The Historical And Ongoing Struggle For Women's Civil Rights In The US

9 January 2015
 Categories: Law, Blog


Roughly half the population of the US is female, yet the evolution of women's rights here has been slow, and it still involves serious issues. Here is a brief history and update on US civil rights for women.  

American History and Women's Rights

Elizabeth Cady Stanton wrote a Declaration of Sentiments in the mid 1800's that outlined the women's civil rights issues of the day, in which she cleverly co-opted much of the language of the Declaration of Independence, as she discussed these points:

  • Women were not allowed to vote.

  • Laws that women had to follow were enacted solely by men in congress.

  • Once a woman married, any property and money the wife earned could legally be controlled by her husband.

  • The inequality of wages between men and women.

  • Women had to pay taxes to support a government that gave them no voice.

  • The mores and laws of the time prevented women from entering many lucrative and fulfilling professions.

  • Divorce and child custody laws were clearly favorable to males and discriminatory towards females.

  • Higher Education was denied to females; colleges refused to admit them.

At the first women's rights convention that was held in Seneca Falls, New York, in 1848, 32 men and 68 women signed this declaration which outlined the agenda for equal civil rights for women in the following years.

It took 71 years for the federal woman suffrage amendment to be passed in congress, allowing women the right to vote in 1919.

In 1916, Margaret Sanger was arrested for opening a birth control clinic in Brooklyn, N.Y. This event brought to the forefront issues about reproductive health rights to contraception and education for women. Although she was able to open another clinic in 1923, Sanger and other women faced an uphill battle for helping women control what goes on with their own bodies, and with respect to childbearing.

Women and the Civil Rights Movement of the 50s and 60s

Being a woman of color means fighting both sexism and racism, but there were some effective female fighters in the civil rights movement that began in the 1950s and 1960s (for racial equality). Unfortunately, many of their names and accomplishments are not fully appreciated in the history of this movement due to sexism, religious beliefs, and some reluctance for receiving fanfare.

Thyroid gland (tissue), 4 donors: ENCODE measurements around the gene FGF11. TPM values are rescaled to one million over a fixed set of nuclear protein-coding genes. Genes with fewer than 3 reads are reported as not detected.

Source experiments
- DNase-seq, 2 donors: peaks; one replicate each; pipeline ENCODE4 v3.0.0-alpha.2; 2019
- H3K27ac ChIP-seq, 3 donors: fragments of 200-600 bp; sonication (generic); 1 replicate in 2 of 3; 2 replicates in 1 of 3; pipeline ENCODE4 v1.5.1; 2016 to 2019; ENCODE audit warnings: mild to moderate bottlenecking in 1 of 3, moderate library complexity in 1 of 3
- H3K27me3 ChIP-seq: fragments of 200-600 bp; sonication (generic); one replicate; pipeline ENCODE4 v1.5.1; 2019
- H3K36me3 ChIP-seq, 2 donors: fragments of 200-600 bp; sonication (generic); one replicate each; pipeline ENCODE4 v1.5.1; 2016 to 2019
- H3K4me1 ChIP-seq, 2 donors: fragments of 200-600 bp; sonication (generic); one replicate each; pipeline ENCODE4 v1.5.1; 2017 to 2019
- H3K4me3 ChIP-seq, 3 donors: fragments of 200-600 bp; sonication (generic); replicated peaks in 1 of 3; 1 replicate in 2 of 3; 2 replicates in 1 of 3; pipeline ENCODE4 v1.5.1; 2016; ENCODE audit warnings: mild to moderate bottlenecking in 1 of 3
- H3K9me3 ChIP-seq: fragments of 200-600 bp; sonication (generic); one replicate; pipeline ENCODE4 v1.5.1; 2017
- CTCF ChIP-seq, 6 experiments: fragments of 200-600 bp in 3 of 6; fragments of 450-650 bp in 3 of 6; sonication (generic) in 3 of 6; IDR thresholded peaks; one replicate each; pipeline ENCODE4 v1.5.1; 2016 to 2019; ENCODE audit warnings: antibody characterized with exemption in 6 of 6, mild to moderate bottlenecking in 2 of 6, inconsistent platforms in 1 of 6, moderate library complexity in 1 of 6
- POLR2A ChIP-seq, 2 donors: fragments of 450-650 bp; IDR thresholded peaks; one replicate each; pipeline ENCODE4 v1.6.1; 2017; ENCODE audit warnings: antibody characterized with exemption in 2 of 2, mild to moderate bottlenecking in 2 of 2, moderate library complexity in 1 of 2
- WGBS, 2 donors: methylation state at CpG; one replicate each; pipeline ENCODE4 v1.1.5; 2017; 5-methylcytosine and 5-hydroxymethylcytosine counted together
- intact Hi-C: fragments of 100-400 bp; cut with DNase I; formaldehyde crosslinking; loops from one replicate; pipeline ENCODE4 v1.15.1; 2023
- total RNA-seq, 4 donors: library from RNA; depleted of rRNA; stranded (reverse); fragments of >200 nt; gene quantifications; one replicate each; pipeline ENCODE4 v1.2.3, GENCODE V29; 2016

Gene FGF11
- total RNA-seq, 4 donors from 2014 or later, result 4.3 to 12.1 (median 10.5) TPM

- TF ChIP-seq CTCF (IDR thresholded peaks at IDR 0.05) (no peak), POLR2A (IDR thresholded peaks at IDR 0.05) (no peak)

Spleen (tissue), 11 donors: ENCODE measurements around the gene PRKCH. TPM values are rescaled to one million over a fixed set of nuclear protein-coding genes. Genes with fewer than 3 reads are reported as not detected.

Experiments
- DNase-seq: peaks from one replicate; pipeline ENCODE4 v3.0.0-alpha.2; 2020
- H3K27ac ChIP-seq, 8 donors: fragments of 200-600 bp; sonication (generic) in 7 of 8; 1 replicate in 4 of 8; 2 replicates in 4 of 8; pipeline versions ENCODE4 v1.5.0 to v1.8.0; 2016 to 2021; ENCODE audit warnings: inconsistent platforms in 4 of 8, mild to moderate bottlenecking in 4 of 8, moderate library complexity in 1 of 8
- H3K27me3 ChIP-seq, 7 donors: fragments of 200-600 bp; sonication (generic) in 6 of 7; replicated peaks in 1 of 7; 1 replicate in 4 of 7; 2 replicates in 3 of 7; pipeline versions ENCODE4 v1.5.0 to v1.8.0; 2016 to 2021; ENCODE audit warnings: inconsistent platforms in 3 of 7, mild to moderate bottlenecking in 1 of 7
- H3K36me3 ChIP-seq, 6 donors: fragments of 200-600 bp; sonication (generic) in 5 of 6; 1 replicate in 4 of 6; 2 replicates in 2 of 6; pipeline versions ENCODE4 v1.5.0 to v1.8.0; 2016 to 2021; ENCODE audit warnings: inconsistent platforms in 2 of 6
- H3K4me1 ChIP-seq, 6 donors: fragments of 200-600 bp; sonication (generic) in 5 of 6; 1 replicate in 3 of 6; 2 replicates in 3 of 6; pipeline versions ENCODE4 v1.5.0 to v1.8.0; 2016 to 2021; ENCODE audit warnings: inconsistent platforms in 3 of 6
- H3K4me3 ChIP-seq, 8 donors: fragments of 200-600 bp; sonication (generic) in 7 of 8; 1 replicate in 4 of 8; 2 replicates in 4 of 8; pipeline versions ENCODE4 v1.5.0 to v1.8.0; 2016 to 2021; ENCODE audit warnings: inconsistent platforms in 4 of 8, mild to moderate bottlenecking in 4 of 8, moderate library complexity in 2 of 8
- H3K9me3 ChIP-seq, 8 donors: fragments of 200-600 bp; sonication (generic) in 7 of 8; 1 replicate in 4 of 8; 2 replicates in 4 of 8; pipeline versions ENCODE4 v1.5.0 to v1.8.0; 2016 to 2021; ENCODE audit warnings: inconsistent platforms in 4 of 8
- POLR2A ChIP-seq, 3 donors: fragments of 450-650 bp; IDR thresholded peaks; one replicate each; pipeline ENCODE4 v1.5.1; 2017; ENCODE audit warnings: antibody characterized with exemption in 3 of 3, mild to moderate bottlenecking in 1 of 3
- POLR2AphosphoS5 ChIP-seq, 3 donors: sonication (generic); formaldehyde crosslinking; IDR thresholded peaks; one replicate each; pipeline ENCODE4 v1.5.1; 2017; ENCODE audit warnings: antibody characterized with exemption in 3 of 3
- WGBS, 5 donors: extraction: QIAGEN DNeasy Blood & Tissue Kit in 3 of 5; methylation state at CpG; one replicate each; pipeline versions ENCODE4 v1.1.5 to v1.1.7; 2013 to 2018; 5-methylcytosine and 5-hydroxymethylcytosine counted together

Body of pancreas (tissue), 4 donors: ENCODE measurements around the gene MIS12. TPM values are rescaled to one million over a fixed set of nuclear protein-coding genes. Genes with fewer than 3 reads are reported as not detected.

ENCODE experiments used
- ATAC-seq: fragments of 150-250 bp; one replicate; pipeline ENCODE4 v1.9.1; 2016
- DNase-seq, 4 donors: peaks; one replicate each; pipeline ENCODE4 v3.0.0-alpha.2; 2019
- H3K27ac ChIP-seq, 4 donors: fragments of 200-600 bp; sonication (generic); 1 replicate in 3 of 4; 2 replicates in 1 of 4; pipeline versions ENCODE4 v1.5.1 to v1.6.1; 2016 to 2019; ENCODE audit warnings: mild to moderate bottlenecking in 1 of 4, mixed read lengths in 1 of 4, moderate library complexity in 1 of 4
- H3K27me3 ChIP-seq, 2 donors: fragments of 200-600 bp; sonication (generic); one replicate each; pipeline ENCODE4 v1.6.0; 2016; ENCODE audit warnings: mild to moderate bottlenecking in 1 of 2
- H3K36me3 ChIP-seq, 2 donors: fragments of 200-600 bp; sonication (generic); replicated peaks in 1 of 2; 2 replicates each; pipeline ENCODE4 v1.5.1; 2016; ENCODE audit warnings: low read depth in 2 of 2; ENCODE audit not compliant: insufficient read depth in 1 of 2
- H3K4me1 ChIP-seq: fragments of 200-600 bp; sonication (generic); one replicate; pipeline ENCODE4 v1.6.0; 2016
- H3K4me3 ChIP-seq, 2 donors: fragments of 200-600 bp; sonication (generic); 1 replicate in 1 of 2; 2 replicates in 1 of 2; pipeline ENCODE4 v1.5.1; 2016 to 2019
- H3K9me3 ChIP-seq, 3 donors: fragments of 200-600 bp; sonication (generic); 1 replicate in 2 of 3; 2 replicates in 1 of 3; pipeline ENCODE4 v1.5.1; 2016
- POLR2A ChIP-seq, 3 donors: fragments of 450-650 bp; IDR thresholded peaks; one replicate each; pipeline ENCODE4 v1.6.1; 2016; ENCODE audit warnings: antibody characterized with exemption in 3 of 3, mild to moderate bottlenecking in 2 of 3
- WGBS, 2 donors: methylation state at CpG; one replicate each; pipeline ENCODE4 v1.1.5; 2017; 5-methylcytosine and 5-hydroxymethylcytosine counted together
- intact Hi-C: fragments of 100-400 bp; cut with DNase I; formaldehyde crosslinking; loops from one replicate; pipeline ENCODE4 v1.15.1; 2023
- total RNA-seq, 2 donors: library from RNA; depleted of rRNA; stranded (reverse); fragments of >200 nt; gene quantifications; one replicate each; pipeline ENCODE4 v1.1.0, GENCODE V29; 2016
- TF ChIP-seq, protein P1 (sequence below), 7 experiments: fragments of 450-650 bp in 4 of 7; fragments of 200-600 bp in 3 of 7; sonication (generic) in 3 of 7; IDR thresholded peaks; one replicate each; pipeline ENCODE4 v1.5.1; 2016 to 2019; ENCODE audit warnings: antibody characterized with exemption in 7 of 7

In this movement women:

  • Did a lot of the grunt work and volunteering.

  • Raised significant amounts of money to fund the events and causes.

  • Supported their husbands who were taking the lead, including Coretta Scott King, Myrlie Evers Williams and Betty Shabazz.

Still, some women did make names for themselves at the time. Rosa Parks, long depicted as merely a tired worker who refused to give up her seat on a bus, was actually very active in the movement and calculated her actions to aid in publicity for it.  Ella Baker, Septima Poinsette Clark, Fannie Lou Hamer, and Vivian Malone Jones are all names to know for their tireless work to gain racial equality, equal education, and governmental regulation to protect those rights.

Two of the notable things the movement accomplished was the verdict in Brown v. The Board of Education (which banned school segregation) and the Civil Rights Act of 1964 which banned racial discrimination in public accommodations and services offered by hotels and restaurants. The most important thing the Civil Rights Act did though, was to guarantee equal opportunities in education and employment regardless of race.

Modern Civil Rights Issues for Women

In this century, women still face discrimination in employment and wages. In a court case in 2006, Ledbetter v. Goodyear Tire and Rubber Co., it was brought to light that women working there were statistically making 20% (80 cents on the dollar) less than the male employees. Congress subsequently passed the Lilly Ledbetter Fair Pay Act in 2009, so women can have more legal power to fight economic discrimination.

Serious women's employment and economic issues include:

  • 40% of U.S. single parent family households are headed by female wage earners.

  • Women work 2/3s of the labor-intensive minimum wage jobs (which may provide little or no benefits) in this country.

  • Many women still have to make the "impossible choice between family care" and keeping their jobs. "Nationwide paid family leave and paid sick day policies" are very much needed to address this.

  • 70% of the nation's poor are women and their children.

Reproductive rights issues are still a hot topic in the US due to attempts to constrict women's rights through legislation. These include:

  • Extensive availability of preventive methods of contraception.

  • Fair and legal abortions and emergency contraception for rape victims.

  • Reproductive health services and education.

  • Invasive medical health procedures being foisted on women in many states.

Other contemporary women's civil rights issues include: social security and pension reform, violence towards women, racial and LGBT rights, and obtaining the controversial and elusive equal rights amendment to the constitution. (For more information on civil rights, contact a lawyer such as Marie A. Mattox, P.A.)